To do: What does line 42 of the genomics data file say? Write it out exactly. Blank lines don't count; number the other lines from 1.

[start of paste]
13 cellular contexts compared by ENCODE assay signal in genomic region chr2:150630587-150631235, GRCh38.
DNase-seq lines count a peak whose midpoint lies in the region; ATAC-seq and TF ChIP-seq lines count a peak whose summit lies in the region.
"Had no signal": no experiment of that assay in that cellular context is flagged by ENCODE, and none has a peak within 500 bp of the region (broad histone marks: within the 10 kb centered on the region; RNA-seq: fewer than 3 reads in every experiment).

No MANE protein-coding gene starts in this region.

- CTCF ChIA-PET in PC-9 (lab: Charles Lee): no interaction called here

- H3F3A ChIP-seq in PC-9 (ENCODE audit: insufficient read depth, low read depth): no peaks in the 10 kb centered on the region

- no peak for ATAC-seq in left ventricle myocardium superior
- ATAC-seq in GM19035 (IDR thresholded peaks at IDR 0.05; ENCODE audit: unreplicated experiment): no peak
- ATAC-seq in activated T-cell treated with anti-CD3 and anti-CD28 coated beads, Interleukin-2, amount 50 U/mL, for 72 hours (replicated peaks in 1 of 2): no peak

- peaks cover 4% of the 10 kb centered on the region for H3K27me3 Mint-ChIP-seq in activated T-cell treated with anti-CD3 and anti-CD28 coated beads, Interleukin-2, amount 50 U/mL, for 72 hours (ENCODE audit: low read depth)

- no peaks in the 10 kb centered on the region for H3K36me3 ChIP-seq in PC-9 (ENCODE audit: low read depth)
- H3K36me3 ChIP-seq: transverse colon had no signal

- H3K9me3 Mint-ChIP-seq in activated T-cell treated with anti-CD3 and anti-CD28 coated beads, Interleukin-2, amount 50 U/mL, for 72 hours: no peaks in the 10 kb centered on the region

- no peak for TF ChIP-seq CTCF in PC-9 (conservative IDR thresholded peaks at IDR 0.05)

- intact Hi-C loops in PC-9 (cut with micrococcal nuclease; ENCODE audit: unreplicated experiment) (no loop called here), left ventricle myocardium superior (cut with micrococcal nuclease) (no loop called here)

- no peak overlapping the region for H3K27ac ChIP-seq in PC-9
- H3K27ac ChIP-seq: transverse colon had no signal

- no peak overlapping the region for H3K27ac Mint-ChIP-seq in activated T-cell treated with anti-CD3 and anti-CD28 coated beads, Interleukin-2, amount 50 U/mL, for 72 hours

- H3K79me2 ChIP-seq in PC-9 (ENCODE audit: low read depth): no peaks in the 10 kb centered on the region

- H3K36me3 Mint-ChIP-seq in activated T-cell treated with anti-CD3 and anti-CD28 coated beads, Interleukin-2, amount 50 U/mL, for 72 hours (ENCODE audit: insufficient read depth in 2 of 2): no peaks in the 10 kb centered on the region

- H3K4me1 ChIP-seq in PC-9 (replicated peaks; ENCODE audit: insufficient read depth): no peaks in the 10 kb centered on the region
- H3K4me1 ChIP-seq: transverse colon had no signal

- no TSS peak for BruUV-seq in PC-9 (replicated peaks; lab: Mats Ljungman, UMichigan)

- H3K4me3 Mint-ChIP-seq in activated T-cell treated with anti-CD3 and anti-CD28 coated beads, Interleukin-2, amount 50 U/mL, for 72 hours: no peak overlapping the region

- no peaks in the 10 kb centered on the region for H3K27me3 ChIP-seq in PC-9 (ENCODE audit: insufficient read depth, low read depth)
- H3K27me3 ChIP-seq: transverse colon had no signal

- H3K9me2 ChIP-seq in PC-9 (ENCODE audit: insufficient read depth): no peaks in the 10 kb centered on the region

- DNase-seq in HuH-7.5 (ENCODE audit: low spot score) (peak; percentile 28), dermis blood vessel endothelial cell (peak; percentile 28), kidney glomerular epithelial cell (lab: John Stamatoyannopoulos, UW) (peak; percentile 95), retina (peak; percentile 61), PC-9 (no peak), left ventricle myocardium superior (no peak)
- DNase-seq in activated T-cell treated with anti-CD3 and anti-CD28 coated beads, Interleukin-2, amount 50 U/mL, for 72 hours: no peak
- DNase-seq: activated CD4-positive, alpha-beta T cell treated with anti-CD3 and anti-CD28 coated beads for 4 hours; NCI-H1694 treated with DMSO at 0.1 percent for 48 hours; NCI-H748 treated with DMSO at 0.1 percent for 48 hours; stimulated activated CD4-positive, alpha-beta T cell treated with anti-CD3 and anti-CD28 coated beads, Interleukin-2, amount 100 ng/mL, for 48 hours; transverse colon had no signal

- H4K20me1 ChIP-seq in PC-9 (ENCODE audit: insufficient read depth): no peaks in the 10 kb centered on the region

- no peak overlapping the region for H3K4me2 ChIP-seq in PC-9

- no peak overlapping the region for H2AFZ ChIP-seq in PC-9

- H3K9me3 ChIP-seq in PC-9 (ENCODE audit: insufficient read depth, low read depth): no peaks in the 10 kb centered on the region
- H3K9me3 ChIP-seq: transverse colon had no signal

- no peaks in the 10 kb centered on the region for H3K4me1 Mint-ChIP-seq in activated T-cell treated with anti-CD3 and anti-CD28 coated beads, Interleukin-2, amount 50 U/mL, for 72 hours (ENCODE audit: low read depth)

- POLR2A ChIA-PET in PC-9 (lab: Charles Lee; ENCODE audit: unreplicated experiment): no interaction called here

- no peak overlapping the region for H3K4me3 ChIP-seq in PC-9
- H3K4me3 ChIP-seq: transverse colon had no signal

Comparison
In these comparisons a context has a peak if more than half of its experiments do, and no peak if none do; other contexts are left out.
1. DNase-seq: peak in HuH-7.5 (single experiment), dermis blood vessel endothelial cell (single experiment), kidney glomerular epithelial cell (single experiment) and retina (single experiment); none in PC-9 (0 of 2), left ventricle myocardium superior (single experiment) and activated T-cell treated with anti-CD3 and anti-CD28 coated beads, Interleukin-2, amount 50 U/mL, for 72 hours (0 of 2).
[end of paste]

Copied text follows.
1. DNase-seq: peak in HuH-7.5 (single experiment), dermis blood vessel endothelial cell (single experiment), kidney glomerular epithelial cell (single experiment) and retina (single experiment); none in PC-9 (0 of 2), left ventricle myocardium superior (single experiment) and activated T-cell treated with anti-CD3 and anti-CD28 coated beads, Interleukin-2, amount 50 U/mL, for 72 hours (0 of 2).